Millions of seniors rely on their Social Security benefits to cover their senior living costs, so hearing that those benefits may be withheld is reason enough to get scared. It's this very fear, however, that scammers tend to prey on.
Social Security scams are nothing new and can take a number of different forms. In some cases, you might get a phone call stating that your upcoming Social Security payments will be delayed or held back if you don't provide your bank account details as soon as possible. Or you may be told that you owe the Social Security Administration (SSA) money and the only way to unlock your benefits is to wire funds to a specific account.
Each year, far too many seniors fall victim to Social Security scams, but last year, fraudulent activity was through the roof. In fact, in the course of 2020, there were more than 718,000 reports of Social Security-related phone scams. All told, they cost victims roughly $45 million.
How to spot a Social Security scam
Knowing how to recognize a Social Security scam could help you avoid buying into one. As a general rule, the SSA will not call you out of the blue asking you for personal information. It won't email or text you out of nowhere, either. Furthermore, the SSA will not:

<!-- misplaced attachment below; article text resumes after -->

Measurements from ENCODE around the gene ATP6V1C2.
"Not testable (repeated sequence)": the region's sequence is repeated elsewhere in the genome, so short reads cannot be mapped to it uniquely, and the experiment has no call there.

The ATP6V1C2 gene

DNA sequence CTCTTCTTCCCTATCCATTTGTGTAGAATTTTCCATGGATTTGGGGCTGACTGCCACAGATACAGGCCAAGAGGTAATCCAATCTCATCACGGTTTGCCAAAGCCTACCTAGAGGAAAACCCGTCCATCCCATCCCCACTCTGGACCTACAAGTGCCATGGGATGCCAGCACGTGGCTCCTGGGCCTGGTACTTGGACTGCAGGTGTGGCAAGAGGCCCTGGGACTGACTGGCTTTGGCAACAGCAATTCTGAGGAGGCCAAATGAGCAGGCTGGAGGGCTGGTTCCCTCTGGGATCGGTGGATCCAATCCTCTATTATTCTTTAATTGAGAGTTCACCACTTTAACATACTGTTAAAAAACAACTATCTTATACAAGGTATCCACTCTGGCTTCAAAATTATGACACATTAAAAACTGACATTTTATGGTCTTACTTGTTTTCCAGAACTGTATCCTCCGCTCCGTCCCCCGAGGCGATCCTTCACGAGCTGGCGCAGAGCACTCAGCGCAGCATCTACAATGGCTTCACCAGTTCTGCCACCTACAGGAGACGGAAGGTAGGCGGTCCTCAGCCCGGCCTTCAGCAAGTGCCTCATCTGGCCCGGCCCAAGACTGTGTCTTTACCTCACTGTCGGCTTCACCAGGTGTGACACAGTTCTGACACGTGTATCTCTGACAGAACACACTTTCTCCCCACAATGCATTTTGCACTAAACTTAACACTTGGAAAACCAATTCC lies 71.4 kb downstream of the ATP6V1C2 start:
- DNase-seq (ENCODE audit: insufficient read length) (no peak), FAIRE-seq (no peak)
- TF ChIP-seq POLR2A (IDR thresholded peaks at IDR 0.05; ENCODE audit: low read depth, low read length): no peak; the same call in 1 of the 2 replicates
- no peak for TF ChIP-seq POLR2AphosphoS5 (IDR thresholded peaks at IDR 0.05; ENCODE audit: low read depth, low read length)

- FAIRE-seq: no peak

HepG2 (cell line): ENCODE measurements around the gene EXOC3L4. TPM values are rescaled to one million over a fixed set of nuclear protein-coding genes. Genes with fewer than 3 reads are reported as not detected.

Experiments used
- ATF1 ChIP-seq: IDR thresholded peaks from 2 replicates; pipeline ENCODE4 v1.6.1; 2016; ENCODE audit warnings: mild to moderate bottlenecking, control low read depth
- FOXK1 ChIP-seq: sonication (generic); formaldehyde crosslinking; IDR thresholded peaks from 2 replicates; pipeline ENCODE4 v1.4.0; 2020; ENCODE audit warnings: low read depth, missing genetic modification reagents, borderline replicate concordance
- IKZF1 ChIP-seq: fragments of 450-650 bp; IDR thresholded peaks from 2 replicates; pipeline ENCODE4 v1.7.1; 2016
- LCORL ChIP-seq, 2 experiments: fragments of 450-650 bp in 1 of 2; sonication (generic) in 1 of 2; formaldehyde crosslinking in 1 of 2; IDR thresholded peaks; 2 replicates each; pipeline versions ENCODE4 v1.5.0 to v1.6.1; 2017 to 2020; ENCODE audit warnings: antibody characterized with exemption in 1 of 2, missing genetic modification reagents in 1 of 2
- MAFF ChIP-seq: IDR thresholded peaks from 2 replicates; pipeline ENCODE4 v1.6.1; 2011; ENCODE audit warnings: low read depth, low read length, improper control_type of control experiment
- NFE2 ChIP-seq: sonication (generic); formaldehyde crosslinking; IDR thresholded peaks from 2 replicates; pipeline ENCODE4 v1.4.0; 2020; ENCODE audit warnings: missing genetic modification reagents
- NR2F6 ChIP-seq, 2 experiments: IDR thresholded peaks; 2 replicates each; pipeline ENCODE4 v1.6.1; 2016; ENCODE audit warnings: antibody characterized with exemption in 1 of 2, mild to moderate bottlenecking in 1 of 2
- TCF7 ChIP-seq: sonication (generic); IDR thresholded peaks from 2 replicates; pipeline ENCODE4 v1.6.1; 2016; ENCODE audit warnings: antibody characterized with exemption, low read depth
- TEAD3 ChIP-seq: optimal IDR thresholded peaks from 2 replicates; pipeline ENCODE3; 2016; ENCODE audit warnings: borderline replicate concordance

- Ask you to wire or send money to a random bank account
- Ask you for a credit card number
- Ask you to send gift cards to a specific address
- Threaten to throw you in jail unless you pay a fine
- Threaten to freeze your benefits if you don't comply with a request to send money
- Threaten to lower your monthly benefits if you don't pay a fee
- Promise to boost your benefits if you pay a fee or provide personal information
If the SSA needs to get in touch with you, it will generally send an official letter in the mail. And if that happens, it never hurts to verify that it's legitimate (since scammers can, after all, use the postal service, as well, and forge an SSA letterhead). You can do so by contacting the SSA at (800) 772-1213 and speaking to a live person.
Furthermore, if a criminal tries to contact you, whether via phone, email, or text, you should make a point to report that incident as soon as it happens. While you may be savvy enough to avoid falling victim to a scam, other seniors may be more vulnerable, and reporting what you know could spare another person a world of heartache.
Finally, always store your Social Security card in a safe place, and don't carry it with you unless you're visiting an SSA office and need it for a specific reason. If a criminal gets hold of your Social Security number, you could easily fall victim to identify theft.
Unfortunately, Social Security scams are unlikely to go away anytime soon, so knowing how to avoid them is key. But don't just keep that information to yourself -- share it with your fellow retirees so that no one you know winds up a victim of fraud.
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